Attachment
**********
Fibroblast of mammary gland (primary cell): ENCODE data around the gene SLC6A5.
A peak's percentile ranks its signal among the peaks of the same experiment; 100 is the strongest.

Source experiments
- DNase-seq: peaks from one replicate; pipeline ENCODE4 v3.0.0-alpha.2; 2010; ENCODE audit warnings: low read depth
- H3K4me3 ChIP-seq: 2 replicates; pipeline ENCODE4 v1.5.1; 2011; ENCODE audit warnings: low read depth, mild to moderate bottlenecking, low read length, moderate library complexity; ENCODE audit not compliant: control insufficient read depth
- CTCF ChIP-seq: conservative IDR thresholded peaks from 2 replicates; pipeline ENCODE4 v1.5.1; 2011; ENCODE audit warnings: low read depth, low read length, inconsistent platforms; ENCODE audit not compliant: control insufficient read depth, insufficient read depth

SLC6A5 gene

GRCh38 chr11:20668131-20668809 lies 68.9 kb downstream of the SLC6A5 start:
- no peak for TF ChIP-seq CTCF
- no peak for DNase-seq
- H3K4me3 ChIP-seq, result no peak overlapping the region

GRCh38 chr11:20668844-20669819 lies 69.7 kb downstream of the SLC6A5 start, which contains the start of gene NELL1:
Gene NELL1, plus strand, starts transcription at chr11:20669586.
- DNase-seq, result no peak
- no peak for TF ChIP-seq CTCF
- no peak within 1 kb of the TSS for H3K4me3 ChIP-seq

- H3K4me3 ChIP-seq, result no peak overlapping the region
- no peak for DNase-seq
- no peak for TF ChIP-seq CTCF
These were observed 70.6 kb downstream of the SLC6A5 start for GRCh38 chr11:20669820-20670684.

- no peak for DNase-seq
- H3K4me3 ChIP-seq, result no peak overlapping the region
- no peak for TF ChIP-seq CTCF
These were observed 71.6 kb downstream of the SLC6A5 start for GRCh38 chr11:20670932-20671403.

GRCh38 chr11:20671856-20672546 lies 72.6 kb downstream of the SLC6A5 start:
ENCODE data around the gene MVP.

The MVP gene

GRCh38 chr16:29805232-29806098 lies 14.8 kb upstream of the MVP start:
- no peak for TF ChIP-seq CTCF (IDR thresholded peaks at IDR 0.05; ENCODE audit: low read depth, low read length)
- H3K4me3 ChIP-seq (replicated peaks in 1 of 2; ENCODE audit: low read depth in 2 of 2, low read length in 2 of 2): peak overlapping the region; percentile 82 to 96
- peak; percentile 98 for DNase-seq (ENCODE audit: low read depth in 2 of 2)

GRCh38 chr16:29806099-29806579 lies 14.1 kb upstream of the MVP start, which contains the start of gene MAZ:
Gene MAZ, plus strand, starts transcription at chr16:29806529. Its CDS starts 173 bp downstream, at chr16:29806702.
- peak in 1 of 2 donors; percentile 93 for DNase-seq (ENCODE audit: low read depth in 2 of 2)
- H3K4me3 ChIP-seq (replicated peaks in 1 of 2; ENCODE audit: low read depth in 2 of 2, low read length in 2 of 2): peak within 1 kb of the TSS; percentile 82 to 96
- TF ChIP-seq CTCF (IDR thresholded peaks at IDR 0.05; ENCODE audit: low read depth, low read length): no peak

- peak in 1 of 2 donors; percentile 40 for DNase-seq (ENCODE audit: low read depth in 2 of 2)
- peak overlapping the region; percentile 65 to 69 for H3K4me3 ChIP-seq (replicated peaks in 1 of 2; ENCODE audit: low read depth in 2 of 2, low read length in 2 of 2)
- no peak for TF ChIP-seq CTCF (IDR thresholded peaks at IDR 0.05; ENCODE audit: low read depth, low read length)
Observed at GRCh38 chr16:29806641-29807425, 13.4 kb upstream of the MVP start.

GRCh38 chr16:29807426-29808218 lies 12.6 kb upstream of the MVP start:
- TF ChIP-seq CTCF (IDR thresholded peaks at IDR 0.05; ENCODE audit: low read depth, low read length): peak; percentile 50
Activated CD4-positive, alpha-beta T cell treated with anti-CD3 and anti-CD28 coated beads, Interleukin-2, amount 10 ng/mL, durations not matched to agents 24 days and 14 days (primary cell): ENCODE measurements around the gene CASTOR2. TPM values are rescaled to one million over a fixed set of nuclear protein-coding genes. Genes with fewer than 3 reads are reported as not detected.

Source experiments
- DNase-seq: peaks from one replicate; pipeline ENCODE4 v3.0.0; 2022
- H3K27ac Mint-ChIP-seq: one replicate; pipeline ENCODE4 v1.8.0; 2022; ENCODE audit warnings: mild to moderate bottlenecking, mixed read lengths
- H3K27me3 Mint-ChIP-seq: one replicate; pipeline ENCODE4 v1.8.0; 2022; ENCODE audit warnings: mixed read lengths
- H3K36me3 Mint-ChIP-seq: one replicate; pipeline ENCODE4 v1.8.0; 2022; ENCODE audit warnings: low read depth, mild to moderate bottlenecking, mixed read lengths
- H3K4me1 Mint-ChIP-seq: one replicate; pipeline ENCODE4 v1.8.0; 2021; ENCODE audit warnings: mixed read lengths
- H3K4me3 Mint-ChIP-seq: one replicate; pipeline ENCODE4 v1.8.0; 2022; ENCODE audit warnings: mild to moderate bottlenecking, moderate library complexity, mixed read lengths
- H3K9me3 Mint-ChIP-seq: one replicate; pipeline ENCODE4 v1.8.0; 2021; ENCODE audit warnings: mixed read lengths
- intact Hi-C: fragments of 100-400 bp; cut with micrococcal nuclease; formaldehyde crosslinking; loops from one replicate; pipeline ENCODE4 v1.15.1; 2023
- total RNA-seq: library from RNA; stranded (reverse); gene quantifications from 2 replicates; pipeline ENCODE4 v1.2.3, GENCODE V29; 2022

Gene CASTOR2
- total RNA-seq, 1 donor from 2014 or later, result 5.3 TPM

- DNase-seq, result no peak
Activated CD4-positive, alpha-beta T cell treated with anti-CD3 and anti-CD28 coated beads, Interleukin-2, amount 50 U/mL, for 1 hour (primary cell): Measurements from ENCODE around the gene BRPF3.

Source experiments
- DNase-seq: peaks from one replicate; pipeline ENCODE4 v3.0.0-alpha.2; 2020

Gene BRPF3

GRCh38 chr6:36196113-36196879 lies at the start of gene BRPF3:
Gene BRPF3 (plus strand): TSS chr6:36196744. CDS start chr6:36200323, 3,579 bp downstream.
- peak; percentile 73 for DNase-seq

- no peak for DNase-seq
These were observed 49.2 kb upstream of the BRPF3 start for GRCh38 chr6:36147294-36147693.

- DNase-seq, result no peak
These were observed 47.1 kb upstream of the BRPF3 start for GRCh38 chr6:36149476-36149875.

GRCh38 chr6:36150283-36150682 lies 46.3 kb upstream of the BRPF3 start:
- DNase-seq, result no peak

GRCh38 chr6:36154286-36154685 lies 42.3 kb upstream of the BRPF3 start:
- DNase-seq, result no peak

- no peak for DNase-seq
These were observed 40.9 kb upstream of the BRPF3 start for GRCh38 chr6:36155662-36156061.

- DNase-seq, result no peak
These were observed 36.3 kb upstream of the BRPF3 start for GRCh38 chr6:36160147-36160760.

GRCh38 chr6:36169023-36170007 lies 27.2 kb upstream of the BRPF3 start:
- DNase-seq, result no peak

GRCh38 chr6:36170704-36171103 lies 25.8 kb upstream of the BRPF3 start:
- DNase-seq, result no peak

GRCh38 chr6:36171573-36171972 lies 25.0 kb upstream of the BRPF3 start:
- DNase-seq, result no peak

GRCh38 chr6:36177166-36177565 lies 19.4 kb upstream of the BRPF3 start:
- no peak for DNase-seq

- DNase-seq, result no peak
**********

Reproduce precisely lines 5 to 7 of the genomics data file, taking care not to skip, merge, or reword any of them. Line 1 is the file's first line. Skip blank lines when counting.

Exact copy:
- H3K4me3 ChIP-seq: 2 replicates; pipeline ENCODE4 v1.5.1; 2011; ENCODE audit warnings: low read depth, mild to moderate bottlenecking, low read length, moderate library complexity; ENCODE audit not compliant: control insufficient read depth
- CTCF ChIP-seq: conservative IDR thresholded peaks from 2 replicates; pipeline ENCODE4 v1.5.1; 2011; ENCODE audit warnings: low read depth, low read length, inconsistent platforms; ENCODE audit not compliant: control insufficient read depth, insufficient read depth

SLC6A5 gene